Purplebricks' short stay in the Australian market didn't go well, reports Tarric Brooker.
IN MAY, British based real estate startup Purplebricks began winding down its Australian operations for an exit from the Australian market after two and a half years, amidst a storm of negative reviews and a history of complaints to state Fair Trading organisations. While Purplebricks leadership claims that its failure to succeed in the competitive Australian real estate market was due to its overly rapid global expansion, some former agents tell quite a different story of the company’s ultimate fall.
When Purplebricks entered the market in 2016, it promised a seismic shift in the way Australian’s sell real estate, by ending the relative monopoly of traditional commissioned based agents and shifting towards a cost upfront model that was intended to reduce costs for home vendors.
In reality, deteriorating property market conditions combined with an “unsustainable” business model, creating an allegedly deeply “toxic” internal culture that increasingly forced agents to “work people to the bone” according to former agent Geoffrey Duncan.
Some former agents have criticised the lack of support from Purplebricks licensees and management, leading one former agent to claim the company ran a 'churn and burn' business model that treated people like a commodity and acted simply as a 'commission collector'.
This lack of support for agents in the field has led to allegations of compliance breaches by Purplebricks licensees, who are compelled by real estate industry regulations to adequately supervise and assist all agents who operate under their license.
The business model of a centralised administration, with territory holders managing their individual areas, allegedly led to a great deal confusion and frustration within the company over which arm of the business was ultimately responsible for key worker entitlements such as Work Cover and superannuation.
This issue of responsibility for superannuation and other entitlements is still yet to be resolved and is currently the subject of pending litigation by a number of former Purplebricks agents.
Agents were initially sold on the dream that Purplebricks was the future of Australian real estate, but some claim it was far more like a nightmare. By employing a revenue model that some industry experts have claimed was doomed to fail, some agents quite literally went hungry as they attempted to make the Purplebricks business model work for them.
In order to better understand the hardships the former agents had to endure, IA recently spoke with property consultant Edwin Almeida who has been assisting them.
Almeida said that agents put their blood, sweat and tears into trying to make the apparently proven Purplebricks business model work for them. And despite their hard work and certain agents achieving sales figures several times industry averages, some agents ended up over $70,000 dollars in debt and others lost homes and livelihoods.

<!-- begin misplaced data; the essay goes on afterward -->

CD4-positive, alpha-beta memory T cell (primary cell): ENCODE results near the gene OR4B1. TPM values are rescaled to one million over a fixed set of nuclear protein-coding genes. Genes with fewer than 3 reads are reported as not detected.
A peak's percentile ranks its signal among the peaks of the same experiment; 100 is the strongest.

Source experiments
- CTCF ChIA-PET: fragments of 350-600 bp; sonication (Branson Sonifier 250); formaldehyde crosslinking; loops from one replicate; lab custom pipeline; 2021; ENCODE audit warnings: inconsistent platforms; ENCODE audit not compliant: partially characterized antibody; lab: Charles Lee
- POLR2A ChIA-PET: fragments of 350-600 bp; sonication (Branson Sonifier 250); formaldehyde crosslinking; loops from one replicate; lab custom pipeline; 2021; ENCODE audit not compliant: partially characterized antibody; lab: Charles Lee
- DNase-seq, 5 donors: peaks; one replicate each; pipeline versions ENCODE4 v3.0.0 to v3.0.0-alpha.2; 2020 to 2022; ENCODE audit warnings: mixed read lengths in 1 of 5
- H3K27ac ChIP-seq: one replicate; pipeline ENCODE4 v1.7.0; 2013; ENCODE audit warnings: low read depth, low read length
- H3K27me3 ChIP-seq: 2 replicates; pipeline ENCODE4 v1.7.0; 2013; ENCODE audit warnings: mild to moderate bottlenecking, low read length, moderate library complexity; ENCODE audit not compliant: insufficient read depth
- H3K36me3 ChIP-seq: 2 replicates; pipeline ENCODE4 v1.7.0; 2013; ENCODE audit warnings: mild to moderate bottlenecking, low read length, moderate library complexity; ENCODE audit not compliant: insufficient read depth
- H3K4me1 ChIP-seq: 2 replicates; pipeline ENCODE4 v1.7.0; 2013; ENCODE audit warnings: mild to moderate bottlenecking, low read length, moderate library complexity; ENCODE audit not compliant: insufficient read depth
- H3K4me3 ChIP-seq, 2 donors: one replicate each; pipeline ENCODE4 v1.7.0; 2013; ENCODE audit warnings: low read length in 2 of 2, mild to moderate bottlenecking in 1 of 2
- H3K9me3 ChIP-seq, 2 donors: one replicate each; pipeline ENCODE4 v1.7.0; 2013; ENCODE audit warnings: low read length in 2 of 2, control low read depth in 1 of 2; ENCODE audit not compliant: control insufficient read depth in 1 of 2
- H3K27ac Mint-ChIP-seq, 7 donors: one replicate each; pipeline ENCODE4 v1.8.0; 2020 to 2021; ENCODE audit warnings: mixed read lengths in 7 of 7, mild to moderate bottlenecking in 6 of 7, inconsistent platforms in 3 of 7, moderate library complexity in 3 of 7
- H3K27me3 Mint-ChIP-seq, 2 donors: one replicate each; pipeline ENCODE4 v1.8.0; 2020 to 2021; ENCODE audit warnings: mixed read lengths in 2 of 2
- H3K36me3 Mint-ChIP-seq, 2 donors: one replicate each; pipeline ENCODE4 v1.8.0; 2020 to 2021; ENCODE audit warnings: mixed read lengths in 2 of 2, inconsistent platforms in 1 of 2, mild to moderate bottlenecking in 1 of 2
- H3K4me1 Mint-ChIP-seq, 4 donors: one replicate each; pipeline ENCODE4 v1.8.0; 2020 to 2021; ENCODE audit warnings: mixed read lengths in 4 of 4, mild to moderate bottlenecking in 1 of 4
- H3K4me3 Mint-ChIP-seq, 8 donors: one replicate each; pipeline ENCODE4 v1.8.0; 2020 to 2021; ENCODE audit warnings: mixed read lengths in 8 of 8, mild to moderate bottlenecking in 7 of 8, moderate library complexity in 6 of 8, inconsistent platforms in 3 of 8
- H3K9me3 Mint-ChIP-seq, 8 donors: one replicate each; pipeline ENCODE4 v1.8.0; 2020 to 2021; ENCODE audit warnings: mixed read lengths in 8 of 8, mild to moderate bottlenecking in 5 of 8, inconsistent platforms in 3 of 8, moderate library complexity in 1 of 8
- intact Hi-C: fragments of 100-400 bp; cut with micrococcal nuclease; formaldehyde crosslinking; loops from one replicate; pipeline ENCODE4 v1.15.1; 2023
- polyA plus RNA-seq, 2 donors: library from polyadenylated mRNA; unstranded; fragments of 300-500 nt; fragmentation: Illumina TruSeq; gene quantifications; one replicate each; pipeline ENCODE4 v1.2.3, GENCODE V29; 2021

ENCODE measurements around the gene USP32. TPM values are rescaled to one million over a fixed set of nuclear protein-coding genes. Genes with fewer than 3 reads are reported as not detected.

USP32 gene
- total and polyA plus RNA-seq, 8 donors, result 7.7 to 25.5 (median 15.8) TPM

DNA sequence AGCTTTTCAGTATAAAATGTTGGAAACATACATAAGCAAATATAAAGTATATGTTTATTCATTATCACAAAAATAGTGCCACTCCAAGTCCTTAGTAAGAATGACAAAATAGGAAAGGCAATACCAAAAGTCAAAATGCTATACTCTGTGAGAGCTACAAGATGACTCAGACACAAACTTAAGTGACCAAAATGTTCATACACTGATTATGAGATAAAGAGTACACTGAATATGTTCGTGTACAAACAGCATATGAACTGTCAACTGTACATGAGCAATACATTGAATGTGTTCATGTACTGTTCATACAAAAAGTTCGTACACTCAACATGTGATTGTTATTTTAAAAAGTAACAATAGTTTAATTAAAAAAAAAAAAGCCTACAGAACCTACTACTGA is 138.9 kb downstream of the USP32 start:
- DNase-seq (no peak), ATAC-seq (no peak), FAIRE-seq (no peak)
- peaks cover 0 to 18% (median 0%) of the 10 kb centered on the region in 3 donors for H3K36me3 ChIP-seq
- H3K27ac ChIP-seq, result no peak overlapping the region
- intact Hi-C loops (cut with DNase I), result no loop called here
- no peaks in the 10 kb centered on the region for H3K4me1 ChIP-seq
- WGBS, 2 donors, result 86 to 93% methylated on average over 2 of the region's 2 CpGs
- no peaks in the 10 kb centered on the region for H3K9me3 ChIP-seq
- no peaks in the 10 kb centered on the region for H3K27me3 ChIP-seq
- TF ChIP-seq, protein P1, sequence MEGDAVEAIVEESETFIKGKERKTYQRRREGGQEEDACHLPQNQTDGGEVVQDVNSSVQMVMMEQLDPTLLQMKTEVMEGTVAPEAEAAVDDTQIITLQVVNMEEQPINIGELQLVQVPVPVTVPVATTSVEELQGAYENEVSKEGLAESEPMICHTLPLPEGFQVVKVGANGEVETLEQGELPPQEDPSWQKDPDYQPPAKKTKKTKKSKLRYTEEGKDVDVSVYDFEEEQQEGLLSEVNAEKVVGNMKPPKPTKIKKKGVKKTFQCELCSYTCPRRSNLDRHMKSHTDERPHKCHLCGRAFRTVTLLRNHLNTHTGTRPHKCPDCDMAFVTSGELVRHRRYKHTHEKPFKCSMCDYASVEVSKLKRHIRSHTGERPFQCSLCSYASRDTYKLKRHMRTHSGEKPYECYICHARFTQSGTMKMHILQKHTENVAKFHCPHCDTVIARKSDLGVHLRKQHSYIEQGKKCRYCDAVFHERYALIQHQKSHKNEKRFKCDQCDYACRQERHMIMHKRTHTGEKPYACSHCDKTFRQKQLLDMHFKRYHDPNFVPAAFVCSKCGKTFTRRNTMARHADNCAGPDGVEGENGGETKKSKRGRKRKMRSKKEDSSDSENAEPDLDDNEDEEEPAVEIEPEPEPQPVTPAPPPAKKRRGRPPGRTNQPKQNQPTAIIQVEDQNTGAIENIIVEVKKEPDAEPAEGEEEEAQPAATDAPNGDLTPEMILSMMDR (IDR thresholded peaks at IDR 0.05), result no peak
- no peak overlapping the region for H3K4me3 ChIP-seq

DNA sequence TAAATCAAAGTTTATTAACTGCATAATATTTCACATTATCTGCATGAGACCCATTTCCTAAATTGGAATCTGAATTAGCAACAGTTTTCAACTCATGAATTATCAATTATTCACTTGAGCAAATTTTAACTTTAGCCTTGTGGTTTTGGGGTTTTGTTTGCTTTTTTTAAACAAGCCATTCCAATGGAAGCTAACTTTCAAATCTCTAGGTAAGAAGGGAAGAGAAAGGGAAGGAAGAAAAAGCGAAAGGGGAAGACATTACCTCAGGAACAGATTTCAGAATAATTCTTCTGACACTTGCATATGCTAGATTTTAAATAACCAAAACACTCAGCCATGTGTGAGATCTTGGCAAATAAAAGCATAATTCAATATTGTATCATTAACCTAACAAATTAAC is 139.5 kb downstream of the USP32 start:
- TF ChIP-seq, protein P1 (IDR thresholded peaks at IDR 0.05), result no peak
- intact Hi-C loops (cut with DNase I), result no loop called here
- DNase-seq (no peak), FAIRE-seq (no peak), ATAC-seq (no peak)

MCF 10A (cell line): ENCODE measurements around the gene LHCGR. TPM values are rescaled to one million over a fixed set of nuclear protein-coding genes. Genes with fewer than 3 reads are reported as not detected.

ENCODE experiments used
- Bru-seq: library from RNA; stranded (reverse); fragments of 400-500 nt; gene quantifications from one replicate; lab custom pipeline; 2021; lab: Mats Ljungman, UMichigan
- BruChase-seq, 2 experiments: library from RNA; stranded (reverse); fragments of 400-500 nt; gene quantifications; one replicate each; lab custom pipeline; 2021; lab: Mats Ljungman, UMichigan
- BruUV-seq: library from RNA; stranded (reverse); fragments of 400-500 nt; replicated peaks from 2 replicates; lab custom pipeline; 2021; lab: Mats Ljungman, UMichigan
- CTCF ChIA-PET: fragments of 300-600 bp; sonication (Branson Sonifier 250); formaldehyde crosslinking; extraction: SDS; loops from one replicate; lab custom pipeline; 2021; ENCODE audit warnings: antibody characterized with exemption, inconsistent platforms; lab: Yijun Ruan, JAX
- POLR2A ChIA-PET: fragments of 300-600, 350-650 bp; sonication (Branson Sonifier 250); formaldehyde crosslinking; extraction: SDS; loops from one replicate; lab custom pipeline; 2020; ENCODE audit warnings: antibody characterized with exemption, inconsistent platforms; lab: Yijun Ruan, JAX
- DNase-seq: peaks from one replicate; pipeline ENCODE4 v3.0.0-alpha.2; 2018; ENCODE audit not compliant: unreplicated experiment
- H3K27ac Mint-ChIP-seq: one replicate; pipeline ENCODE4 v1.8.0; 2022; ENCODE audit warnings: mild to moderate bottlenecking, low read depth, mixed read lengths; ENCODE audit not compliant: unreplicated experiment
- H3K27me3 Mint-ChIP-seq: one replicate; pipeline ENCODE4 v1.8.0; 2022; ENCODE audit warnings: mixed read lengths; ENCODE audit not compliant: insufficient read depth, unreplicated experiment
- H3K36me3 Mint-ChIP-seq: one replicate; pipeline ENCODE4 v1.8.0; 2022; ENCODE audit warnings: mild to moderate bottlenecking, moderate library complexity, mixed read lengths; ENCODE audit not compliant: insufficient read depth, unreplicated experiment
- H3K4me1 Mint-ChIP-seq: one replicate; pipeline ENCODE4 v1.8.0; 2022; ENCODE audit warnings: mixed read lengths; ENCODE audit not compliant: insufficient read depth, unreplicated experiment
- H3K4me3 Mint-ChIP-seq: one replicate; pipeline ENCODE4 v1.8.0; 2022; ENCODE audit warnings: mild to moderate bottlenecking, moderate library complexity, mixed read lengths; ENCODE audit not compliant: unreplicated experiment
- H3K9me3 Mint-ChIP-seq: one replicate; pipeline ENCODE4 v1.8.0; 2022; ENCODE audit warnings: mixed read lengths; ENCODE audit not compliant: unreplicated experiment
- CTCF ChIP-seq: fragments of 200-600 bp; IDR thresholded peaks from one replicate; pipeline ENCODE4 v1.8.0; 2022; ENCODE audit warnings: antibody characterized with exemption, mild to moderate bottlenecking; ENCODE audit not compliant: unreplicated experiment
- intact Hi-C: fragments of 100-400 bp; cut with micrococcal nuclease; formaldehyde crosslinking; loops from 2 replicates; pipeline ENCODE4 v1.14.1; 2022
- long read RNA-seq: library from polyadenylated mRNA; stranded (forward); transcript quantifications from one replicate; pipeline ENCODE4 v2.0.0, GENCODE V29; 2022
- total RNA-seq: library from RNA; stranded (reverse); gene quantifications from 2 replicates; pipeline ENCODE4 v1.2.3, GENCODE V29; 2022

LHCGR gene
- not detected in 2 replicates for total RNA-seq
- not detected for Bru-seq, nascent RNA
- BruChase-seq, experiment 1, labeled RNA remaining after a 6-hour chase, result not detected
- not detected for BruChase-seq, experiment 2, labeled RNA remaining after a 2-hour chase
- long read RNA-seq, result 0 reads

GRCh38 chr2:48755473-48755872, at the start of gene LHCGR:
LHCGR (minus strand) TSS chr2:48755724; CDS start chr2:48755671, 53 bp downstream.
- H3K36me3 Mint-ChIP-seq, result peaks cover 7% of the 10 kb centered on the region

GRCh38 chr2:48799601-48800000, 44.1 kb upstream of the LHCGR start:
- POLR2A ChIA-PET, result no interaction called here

The stress of running a failing business based on an apparently unworkable business model ended with some agents with severe depression and other mental health issues as a result, Almeida said.
Yet despite the alleged compliance issues, the poor reviews and the trail of angry former agents, the Purplebricks style model of cost upfront real estate transactions is making a comeback only a few short months after its original incarnation’s demise.
Betterway Real Estate will be launching early next month, with former Purplebricks licensee and national sales director Luke Pervan heading up the company as CEO. Given the similarities between the Purplebricks and Betterway business models Almeida jokingly refers to Betterway as “Purplebricks 2.0”.
According to Almeida’s sources within the industry, Betterway will require its agents to sell or list an average of roughly four properties per month in order to continue their employment. Almeida shook his head and explained:
In the current market something like 60 per cent or more agents in Sydney are struggling to sell one property per month, let alone be able to somehow sell four. I just don’t see how their business model can work with such targets.
Given the likely unrealistic targets and property market sales currently at 20-year lows, Almeida fears that the same problems and internal cultural issues that plagued Purplebricks may crop up at Betterway unless major changes are made to the business model.
How exactly things will play out for Betterway Real Estate remains to be seen. Nevertheless, there are serious concerns from within the real estate industry that the same upfront revenue model that led to Purplebricks demise may also bring its spiritual successor undone.
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